Special squad to check public misbehaviour
Worried with the track record of the average Dilliwalla, the state Govt is now planning to bring about a new law that will enable special marshals to take on those who misbehave in public, reports Anuradha Mukherjee.Updated: Sep 03, 2008, 23:41 IST
Let’s admit it. Delhiites are not exactly the best-behaved lot. Worried with the track record of the average Dilliwalla, the state government is now planning to bring about a new law that will enable special marshals to take on those who misbehave in public.
The government has proposed to introduce a new law, which will help tackle instances of misbehaviour or sexual harassment with women on Delhi streets, among other issues. Delhi chief minister and lieutenant governor are currently studying the proposal.
“The city will host the Commonwealth Games in 2010. And a safe, clean environment for everyone is as much a part of the experience as swank roads and stadiums. We would not want women visitors to feel threatened while walking around in the city,” said a senior government official.
The home department and Delhi Police will have to vet the plan before it is brought into force.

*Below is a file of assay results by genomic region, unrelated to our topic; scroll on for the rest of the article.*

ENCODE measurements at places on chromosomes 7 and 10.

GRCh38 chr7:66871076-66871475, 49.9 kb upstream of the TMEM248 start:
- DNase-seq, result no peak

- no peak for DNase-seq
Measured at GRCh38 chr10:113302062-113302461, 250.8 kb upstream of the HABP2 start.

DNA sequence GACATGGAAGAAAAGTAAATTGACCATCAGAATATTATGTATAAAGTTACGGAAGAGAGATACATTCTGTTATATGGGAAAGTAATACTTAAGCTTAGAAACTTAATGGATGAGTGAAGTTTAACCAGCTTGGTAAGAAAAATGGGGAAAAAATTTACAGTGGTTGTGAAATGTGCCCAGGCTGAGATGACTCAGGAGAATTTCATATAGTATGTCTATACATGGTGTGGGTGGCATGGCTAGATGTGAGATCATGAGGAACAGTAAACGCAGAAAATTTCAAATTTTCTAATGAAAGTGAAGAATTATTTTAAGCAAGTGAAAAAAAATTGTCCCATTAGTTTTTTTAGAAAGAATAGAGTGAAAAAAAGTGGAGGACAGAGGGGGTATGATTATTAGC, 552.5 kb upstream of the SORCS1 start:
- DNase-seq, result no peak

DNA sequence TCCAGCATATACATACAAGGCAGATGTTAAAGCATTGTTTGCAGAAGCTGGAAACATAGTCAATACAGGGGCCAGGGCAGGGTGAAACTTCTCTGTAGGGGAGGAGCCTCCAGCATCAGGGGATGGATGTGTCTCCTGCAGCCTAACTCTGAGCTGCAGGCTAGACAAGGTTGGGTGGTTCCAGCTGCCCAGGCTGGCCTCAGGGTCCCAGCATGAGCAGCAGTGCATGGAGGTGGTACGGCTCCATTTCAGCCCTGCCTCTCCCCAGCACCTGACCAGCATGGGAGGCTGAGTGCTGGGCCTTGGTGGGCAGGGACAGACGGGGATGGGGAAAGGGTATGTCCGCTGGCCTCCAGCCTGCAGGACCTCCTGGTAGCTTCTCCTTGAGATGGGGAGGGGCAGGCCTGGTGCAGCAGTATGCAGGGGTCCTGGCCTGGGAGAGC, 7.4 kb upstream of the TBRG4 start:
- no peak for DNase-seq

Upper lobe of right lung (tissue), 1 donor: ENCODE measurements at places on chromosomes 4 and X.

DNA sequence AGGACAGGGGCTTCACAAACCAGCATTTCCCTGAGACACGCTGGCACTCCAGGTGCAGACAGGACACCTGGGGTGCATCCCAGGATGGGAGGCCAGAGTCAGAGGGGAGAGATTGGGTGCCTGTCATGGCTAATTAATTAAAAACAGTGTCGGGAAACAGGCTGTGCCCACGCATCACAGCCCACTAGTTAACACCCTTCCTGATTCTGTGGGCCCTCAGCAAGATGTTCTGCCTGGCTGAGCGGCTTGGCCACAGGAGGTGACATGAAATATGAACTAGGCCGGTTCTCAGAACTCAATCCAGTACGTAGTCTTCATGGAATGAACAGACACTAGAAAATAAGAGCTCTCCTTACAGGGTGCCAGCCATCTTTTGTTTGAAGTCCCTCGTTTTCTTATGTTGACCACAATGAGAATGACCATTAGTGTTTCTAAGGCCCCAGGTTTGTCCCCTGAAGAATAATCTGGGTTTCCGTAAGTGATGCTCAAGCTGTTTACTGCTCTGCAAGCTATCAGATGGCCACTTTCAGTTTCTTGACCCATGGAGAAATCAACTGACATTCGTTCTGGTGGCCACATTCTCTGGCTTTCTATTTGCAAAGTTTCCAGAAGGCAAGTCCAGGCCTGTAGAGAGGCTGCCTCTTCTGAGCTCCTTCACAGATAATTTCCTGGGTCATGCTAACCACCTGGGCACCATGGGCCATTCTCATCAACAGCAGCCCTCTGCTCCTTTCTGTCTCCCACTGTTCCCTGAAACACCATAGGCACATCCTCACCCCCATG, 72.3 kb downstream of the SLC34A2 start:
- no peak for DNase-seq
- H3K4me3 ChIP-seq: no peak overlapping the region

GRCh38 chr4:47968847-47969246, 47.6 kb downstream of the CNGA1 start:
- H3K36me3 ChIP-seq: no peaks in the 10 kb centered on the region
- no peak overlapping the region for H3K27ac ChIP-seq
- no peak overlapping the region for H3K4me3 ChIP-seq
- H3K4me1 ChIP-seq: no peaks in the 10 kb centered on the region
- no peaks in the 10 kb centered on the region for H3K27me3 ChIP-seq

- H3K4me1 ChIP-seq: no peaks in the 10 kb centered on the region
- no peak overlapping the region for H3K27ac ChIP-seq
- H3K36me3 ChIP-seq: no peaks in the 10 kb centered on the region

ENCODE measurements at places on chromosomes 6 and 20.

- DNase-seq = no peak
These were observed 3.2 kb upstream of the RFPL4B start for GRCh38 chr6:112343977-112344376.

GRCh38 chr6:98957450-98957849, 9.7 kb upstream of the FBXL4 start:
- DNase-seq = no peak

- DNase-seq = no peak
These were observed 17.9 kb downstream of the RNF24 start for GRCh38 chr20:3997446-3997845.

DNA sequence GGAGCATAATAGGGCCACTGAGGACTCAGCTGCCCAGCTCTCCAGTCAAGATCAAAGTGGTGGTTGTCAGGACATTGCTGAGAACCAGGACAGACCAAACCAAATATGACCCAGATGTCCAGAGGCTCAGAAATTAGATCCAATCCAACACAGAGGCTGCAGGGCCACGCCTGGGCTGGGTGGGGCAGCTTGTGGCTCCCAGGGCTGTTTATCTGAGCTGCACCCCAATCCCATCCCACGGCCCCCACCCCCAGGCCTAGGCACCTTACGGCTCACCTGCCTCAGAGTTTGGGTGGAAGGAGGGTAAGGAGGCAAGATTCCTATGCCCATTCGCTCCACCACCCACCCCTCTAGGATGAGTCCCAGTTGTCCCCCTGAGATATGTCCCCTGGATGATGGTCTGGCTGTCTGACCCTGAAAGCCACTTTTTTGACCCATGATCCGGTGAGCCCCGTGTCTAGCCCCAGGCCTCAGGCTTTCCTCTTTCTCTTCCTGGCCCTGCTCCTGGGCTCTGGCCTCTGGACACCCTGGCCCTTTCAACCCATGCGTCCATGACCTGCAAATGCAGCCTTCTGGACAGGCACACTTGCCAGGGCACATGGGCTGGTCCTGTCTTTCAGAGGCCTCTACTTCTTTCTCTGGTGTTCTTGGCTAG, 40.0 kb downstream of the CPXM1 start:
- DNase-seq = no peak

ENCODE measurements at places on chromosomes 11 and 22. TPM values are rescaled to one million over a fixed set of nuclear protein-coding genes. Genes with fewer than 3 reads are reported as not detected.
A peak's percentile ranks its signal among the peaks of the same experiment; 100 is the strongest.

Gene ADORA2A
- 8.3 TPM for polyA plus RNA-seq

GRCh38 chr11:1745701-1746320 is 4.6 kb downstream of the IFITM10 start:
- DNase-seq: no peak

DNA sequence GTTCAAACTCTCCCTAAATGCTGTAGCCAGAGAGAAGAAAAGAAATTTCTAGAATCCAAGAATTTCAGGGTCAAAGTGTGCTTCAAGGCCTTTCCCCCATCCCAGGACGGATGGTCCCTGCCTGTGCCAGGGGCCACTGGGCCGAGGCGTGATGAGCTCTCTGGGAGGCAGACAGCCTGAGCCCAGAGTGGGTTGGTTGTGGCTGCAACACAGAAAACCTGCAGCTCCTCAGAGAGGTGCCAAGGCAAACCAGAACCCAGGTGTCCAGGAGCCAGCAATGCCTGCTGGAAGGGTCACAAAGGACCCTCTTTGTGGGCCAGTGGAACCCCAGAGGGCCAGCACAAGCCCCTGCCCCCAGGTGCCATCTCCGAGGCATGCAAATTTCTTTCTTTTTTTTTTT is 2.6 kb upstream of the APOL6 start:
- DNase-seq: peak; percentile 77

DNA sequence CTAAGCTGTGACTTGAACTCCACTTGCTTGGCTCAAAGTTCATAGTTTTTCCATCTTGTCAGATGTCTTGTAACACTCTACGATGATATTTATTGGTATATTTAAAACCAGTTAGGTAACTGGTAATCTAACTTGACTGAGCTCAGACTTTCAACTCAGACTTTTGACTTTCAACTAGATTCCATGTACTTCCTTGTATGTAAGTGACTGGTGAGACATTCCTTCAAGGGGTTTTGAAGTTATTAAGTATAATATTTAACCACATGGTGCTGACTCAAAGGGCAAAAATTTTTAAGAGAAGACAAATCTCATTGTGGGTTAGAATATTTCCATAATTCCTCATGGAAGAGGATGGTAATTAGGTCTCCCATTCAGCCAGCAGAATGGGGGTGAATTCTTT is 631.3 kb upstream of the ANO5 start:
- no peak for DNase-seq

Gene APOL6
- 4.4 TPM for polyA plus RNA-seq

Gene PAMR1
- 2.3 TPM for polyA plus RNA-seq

Officials say these marshals will also be able to record incidents where the police may be reluctant to register a case.
“These marshals will be in plainclothes because miscreants normally do not act up in front of men in uniform. They would be empowered to pull anybody found misbehaving with women or creating public nuisance like urinating on roads or littering,” the official said.
The idea is to draw up on different quarters of the society like police and government officials, non-governmental organisations and even local residents’ welfare associations and women’s bodies to bring the guilty to the book.
“We will also devise a plan to gather feedback from women residents in different parts of the city about how safe they feel in their area. In areas where the response is good, the station house officers can be rewarded, while in the other case, some correctional steps can be taken,” the official added.
The proposal also talks of involving partners in the media and other sources of information to spearhead an awareness campaign about good civic behaviour. “Beijing and Melbourne could pull it off because the city came together. You must feel proud to be a Delhiite,” the official said.